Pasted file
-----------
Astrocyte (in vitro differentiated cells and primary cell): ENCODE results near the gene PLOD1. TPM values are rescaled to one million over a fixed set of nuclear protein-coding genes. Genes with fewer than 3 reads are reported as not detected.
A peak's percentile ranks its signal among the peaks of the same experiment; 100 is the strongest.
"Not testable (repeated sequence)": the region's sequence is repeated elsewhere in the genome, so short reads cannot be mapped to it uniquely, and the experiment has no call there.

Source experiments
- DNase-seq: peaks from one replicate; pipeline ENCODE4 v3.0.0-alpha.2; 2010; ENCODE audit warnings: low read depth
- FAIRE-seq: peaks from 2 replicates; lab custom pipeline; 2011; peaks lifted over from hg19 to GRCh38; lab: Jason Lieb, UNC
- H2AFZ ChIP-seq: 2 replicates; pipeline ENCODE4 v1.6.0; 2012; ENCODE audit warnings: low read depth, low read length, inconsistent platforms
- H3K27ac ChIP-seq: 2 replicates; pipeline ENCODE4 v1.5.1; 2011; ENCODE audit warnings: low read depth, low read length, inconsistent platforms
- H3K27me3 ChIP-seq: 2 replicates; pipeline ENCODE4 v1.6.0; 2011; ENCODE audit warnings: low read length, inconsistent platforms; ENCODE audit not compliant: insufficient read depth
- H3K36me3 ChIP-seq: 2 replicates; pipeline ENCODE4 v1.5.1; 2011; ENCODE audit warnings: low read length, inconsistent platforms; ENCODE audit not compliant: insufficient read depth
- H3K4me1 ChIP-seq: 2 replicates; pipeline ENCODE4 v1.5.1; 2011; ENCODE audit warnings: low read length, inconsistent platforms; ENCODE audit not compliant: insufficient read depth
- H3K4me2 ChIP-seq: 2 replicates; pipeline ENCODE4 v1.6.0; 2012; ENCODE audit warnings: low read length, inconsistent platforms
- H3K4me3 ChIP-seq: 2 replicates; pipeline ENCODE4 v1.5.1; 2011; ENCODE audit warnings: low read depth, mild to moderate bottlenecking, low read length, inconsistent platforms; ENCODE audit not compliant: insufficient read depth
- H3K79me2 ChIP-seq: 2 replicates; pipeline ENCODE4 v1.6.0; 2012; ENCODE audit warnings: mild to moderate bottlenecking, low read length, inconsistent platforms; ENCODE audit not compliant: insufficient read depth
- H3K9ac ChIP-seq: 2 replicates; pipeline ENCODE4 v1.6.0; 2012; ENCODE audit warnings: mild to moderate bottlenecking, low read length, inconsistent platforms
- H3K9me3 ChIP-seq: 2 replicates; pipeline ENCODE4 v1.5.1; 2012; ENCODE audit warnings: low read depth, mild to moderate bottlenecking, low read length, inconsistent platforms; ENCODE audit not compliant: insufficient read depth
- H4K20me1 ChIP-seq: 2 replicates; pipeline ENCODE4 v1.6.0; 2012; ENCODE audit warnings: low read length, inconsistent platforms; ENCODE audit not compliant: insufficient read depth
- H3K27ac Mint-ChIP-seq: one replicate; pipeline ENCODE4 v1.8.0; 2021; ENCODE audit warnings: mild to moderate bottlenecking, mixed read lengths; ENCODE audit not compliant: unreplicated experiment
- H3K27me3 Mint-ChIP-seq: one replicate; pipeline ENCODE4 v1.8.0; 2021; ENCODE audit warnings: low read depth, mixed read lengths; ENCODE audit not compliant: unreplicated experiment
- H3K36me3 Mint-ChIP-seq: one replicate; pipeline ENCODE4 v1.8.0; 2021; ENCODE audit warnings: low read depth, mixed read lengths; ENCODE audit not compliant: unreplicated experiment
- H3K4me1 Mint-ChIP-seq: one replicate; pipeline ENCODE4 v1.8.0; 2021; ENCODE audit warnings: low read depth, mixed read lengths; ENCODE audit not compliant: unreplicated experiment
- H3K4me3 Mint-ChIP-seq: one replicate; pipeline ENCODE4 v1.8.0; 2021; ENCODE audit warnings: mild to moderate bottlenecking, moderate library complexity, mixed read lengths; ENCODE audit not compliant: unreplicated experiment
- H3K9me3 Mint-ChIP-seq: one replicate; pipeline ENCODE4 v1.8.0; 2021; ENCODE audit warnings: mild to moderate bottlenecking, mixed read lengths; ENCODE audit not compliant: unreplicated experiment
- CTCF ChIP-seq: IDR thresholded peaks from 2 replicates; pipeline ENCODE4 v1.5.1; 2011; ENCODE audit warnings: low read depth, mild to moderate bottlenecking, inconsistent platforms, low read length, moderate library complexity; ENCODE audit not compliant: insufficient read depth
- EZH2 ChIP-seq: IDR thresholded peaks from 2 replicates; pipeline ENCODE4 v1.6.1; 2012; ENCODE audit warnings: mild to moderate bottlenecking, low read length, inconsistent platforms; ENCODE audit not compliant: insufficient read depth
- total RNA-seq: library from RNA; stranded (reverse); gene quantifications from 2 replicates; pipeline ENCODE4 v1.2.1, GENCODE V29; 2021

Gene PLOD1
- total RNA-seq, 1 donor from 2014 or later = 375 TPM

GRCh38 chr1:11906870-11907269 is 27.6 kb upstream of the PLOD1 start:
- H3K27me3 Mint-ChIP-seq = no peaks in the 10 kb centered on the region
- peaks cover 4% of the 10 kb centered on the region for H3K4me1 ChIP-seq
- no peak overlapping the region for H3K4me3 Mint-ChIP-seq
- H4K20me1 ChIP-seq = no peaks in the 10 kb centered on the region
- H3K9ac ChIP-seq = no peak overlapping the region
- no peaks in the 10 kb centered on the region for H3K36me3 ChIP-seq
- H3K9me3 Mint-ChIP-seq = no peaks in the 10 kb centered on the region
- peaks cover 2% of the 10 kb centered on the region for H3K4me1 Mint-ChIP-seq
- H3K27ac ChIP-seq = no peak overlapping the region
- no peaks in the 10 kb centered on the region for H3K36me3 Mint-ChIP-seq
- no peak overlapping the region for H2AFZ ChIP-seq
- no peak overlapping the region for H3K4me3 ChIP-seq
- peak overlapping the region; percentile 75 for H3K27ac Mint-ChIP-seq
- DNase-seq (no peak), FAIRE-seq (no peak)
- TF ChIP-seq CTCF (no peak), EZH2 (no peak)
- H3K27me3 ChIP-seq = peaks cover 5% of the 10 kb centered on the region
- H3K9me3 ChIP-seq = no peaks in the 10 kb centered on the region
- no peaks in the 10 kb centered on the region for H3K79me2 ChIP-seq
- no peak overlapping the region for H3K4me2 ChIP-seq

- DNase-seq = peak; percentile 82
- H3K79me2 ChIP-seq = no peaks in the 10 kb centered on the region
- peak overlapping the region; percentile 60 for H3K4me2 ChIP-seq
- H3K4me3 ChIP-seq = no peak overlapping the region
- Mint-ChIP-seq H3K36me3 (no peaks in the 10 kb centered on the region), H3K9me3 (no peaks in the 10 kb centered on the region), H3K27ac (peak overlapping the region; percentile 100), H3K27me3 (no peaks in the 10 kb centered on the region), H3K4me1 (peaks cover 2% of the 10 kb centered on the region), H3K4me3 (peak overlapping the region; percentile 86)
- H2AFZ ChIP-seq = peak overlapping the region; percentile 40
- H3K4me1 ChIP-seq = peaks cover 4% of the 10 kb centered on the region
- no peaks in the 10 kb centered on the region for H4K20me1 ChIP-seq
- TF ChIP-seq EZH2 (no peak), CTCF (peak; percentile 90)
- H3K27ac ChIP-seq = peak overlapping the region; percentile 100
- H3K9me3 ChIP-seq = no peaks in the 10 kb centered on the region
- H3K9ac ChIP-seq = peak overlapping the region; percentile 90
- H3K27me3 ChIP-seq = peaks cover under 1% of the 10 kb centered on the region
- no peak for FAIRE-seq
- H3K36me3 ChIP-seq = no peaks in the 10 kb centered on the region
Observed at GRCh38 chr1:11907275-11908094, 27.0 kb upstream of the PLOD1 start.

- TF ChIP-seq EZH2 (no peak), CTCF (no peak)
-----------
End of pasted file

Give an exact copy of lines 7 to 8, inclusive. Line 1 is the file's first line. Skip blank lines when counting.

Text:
- H2AFZ ChIP-seq: 2 replicates; pipeline ENCODE4 v1.6.0; 2012; ENCODE audit warnings: low read depth, low read length, inconsistent platforms
- H3K27ac ChIP-seq: 2 replicates; pipeline ENCODE4 v1.5.1; 2011; ENCODE audit warnings: low read depth, low read length, inconsistent platforms